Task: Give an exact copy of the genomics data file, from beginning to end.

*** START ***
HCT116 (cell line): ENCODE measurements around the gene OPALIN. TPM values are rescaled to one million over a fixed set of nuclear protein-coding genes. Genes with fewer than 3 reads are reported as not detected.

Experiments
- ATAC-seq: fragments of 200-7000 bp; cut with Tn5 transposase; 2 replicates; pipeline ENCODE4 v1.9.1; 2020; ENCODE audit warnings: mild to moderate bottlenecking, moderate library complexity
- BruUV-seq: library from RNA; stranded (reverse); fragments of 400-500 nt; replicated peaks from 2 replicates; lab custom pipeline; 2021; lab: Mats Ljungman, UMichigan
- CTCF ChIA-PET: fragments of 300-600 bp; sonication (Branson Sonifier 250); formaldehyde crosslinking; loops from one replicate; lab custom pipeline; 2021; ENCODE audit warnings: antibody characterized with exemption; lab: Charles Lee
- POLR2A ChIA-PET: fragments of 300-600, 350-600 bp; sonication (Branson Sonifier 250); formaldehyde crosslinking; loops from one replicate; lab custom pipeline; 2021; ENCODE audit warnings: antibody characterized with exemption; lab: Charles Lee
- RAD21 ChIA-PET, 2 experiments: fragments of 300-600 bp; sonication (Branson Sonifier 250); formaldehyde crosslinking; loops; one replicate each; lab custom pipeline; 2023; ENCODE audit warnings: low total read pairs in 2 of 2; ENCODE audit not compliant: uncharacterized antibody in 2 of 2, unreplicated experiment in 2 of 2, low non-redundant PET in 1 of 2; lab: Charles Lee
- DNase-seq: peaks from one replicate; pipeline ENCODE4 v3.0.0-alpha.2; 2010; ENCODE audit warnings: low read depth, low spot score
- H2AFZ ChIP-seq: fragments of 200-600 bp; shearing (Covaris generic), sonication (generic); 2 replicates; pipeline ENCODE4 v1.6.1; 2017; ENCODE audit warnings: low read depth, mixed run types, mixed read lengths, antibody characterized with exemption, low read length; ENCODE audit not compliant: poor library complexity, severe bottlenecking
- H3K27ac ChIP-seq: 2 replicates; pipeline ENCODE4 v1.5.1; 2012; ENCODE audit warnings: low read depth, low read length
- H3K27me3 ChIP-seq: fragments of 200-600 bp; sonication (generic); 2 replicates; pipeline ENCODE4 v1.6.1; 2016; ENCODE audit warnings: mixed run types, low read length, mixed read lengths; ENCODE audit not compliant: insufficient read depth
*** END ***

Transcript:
HCT116 (cell line): ENCODE measurements around the gene OPALIN. TPM values are rescaled to one million over a fixed set of nuclear protein-coding genes. Genes with fewer than 3 reads are reported as not detected.

Experiments
- ATAC-seq: fragments of 200-7000 bp; cut with Tn5 transposase; 2 replicates; pipeline ENCODE4 v1.9.1; 2020; ENCODE audit warnings: mild to moderate bottlenecking, moderate library complexity
- BruUV-seq: library from RNA; stranded (reverse); fragments of 400-500 nt; replicated peaks from 2 replicates; lab custom pipeline; 2021; lab: Mats Ljungman, UMichigan
- CTCF ChIA-PET: fragments of 300-600 bp; sonication (Branson Sonifier 250); formaldehyde crosslinking; loops from one replicate; lab custom pipeline; 2021; ENCODE audit warnings: antibody characterized with exemption; lab: Charles Lee
- POLR2A ChIA-PET: fragments of 300-600, 350-600 bp; sonication (Branson Sonifier 250); formaldehyde crosslinking; loops from one replicate; lab custom pipeline; 2021; ENCODE audit warnings: antibody characterized with exemption; lab: Charles Lee
- RAD21 ChIA-PET, 2 experiments: fragments of 300-600 bp; sonication (Branson Sonifier 250); formaldehyde crosslinking; loops; one replicate each; lab custom pipeline; 2023; ENCODE audit warnings: low total read pairs in 2 of 2; ENCODE audit not compliant: uncharacterized antibody in 2 of 2, unreplicated experiment in 2 of 2, low non-redundant PET in 1 of 2; lab: Charles Lee
- DNase-seq: peaks from one replicate; pipeline ENCODE4 v3.0.0-alpha.2; 2010; ENCODE audit warnings: low read depth, low spot score
- H2AFZ ChIP-seq: fragments of 200-600 bp; shearing (Covaris generic), sonication (generic); 2 replicates; pipeline ENCODE4 v1.6.1; 2017; ENCODE audit warnings: low read depth, mixed run types, mixed read lengths, antibody characterized with exemption, low read length; ENCODE audit not compliant: poor library complexity, severe bottlenecking
- H3K27ac ChIP-seq: 2 replicates; pipeline ENCODE4 v1.5.1; 2012; ENCODE audit warnings: low read depth, low read length
- H3K27me3 ChIP-seq: fragments of 200-600 bp; sonication (generic); 2 replicates; pipeline ENCODE4 v1.6.1; 2016; ENCODE audit warnings: mixed run types, low read length, mixed read lengths; ENCODE audit not compliant: insufficient read depth